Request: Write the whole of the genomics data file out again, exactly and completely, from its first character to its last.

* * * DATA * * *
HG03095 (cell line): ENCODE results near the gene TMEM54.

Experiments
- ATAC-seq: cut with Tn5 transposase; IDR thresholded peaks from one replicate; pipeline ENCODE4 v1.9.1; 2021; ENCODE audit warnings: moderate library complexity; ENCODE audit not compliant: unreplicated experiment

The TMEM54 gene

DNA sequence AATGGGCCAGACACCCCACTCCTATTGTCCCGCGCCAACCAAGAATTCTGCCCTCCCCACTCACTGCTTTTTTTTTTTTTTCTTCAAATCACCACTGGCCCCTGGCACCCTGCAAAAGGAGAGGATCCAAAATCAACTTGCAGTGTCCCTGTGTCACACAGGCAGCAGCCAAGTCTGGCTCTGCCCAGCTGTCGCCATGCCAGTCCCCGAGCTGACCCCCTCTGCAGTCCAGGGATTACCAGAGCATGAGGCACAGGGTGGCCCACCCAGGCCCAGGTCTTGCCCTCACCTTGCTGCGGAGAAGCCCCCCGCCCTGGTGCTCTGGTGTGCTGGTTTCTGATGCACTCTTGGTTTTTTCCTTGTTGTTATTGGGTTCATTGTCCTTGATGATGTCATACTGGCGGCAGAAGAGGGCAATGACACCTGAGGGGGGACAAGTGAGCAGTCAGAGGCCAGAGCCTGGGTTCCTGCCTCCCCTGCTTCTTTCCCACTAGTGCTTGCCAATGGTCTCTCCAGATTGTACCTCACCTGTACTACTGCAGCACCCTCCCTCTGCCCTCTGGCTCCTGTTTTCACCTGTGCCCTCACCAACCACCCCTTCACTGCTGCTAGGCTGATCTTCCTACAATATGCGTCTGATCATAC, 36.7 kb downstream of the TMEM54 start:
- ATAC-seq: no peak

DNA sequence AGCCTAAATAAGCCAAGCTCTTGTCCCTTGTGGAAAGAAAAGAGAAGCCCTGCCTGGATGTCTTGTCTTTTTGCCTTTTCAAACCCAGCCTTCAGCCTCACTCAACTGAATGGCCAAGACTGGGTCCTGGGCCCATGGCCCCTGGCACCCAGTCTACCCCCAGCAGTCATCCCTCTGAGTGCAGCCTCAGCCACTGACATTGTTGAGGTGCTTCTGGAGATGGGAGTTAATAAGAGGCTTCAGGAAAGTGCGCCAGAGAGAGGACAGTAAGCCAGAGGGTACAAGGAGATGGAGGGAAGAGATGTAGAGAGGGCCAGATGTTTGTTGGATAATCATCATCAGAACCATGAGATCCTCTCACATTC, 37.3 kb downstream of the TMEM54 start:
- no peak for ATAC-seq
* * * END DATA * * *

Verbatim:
HG03095 (cell line): ENCODE results near the gene TMEM54.

Experiments
- ATAC-seq: cut with Tn5 transposase; IDR thresholded peaks from one replicate; pipeline ENCODE4 v1.9.1; 2021; ENCODE audit warnings: moderate library complexity; ENCODE audit not compliant: unreplicated experiment

The TMEM54 gene

DNA sequence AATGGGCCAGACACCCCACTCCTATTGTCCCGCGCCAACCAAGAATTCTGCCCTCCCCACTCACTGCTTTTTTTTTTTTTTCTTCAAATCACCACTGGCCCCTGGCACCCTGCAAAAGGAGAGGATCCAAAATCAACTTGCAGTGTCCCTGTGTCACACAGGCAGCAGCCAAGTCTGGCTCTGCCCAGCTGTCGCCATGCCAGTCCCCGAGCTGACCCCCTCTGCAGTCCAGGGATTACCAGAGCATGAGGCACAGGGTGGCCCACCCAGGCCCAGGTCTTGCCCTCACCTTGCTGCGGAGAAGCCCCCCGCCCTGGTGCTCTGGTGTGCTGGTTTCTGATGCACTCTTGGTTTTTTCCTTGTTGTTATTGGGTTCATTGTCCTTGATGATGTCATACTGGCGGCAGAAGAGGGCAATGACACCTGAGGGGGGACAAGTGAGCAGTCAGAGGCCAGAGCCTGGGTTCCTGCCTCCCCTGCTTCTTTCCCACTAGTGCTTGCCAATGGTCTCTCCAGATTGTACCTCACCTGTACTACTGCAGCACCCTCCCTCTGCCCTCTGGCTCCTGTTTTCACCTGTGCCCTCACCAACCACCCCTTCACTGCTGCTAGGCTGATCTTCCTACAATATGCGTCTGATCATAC, 36.7 kb downstream of the TMEM54 start:
- ATAC-seq: no peak

DNA sequence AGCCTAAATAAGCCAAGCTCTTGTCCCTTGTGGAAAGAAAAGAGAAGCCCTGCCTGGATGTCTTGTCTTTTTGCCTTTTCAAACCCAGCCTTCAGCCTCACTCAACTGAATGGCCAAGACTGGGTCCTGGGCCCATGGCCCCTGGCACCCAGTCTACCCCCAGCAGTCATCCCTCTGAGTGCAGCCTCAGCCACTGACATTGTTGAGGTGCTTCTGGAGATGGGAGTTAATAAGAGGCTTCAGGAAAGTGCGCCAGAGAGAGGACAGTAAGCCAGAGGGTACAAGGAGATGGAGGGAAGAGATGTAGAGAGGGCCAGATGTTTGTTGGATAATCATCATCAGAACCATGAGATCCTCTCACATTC, 37.3 kb downstream of the TMEM54 start:
- no peak for ATAC-seq